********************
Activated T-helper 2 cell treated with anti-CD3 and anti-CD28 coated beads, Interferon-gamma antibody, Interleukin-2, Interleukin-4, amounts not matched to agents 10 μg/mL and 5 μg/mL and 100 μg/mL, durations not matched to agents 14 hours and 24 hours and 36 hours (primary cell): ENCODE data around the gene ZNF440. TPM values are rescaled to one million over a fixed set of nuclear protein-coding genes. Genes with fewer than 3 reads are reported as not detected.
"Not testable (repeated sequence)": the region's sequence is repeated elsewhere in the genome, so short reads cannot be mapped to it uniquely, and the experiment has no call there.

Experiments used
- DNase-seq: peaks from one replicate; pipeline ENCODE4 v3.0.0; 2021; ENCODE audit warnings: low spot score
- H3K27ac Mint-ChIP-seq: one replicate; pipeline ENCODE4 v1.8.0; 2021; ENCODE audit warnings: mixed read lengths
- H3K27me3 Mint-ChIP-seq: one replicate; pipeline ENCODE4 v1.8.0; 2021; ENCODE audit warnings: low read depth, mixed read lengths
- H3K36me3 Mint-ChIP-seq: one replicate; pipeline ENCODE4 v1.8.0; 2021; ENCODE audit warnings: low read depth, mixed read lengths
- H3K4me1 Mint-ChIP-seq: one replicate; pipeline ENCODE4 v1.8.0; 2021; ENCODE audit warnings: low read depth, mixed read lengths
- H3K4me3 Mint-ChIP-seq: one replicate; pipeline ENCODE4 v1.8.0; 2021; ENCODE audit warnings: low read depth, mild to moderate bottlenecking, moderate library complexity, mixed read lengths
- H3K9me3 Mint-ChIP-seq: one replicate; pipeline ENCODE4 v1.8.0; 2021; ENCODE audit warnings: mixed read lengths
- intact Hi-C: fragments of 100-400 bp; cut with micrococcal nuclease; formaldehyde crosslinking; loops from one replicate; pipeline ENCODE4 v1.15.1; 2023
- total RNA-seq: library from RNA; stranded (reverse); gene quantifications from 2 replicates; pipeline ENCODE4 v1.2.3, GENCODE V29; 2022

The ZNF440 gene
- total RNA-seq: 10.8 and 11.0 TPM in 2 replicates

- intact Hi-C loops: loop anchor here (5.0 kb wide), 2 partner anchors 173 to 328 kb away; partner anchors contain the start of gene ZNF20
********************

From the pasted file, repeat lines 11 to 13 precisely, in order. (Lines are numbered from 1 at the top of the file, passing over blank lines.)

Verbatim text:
- intact Hi-C: fragments of 100-400 bp; cut with micrococcal nuclease; formaldehyde crosslinking; loops from one replicate; pipeline ENCODE4 v1.15.1; 2023
- total RNA-seq: library from RNA; stranded (reverse); gene quantifications from 2 replicates; pipeline ENCODE4 v1.2.3, GENCODE V29; 2022

The ZNF440 gene